“The government piece is important, but not a prime piece, not in terms of the larger, overall budget picture,” he said.

Barger, of the Cultural Enrichment Fund, added that arts organizations are accustomed to the uncertainty of public money.

“This churn happens with any change in administration,” he said “Every year, arts funding is on the table with school funding because arts are considered non-essential. Those who work with government agencies are used to uncertainty.”

Groups that lose federal money will “just supplement with other sources,” Barger said.

Alternative funding streams typically include ticket sales, corporate and private sponsors, nonprofit groups, partnerships, volunteer time and state and local governments. Recently, crowd-funding has gained in popularity.

Gov. Tom Wolf has proposed creating a special fund for arts grants financed by selling bonds, said Jenny Hershour, executive director of Citizens for the Arts in Pennsylvania.

Potentially, that approach could increase the amount of state aid available for the arts. However, Hershour expressed concern that this plan removes the budget’s line item as an annual operating expense, placing it into a special fund for which fundraising will be required every year.

“When a line item is removed, it’s hard to get it added back,” she said. “If a new governor is elected, that represents another risk.”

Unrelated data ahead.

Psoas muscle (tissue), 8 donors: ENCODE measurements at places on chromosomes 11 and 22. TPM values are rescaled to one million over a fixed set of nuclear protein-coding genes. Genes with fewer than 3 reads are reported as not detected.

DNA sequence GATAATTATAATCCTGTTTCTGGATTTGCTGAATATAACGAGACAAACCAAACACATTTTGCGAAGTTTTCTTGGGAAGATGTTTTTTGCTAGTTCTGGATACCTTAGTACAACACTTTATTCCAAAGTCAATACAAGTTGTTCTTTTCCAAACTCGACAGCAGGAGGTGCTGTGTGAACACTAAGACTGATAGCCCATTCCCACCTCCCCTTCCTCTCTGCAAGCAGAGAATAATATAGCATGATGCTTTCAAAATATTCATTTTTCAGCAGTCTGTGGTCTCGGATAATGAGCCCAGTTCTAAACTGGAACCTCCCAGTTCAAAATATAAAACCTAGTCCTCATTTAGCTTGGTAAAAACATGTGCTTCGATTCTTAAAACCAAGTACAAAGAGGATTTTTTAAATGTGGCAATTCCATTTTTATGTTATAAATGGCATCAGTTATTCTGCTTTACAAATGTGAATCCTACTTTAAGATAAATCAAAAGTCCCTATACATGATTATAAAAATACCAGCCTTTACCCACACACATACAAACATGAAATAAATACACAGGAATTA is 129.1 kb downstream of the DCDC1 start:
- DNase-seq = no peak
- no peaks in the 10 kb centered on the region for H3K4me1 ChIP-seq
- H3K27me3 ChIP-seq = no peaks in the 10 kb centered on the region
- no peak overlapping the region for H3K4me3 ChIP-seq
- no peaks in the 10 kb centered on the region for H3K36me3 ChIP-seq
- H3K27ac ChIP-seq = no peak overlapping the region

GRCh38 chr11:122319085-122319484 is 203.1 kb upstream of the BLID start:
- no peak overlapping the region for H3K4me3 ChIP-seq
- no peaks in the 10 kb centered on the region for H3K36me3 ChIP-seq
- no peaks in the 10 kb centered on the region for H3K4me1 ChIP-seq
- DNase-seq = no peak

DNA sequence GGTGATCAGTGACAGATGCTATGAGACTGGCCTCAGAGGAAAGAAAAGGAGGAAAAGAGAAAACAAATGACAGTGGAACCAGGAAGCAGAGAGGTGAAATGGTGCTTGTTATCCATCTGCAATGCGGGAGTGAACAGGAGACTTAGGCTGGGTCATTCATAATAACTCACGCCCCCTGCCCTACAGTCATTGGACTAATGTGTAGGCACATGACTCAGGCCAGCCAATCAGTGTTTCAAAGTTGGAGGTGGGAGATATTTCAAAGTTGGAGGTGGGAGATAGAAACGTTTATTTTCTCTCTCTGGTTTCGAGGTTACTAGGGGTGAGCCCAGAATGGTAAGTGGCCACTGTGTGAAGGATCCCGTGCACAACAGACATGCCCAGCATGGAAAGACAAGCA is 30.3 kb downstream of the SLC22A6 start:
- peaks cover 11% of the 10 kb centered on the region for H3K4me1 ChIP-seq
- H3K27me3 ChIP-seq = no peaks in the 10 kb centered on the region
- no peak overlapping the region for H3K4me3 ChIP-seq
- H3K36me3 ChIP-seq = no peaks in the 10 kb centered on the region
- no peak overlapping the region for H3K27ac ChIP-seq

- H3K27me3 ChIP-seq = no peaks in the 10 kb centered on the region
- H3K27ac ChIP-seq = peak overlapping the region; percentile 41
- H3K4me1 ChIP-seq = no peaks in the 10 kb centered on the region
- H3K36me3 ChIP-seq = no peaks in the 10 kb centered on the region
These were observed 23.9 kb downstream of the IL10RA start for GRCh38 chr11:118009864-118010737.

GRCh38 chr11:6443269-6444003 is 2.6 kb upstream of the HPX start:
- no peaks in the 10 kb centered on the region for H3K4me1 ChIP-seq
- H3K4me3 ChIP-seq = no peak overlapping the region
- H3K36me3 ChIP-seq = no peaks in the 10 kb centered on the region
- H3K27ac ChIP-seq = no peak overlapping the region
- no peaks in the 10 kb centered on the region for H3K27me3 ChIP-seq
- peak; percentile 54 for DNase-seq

In the meantime, Hershour and others are turning to political activism to get the ear of legislators. Last month, Americans for the Arts held an “Arts Advocacy Day” to show support for such things as arts education policy, the charitable tax deduction and funding for the National Endowment for the Arts.

“We [went] to Washington to share our concerns with congressional offices,” Hershour said.

She also encourages anyone concerned about arts funding to join her in Harrisburg. On April 25, her group, Citizens for the Arts in Pennsylvania, will hold its own “Arts Advocacy Day” at the PA state Capitol.

To learn more about Citizens for the Arts in Pennsylvania, including their plan for “PA Arts Advocacy Day,” visit

Author: Gina Napoli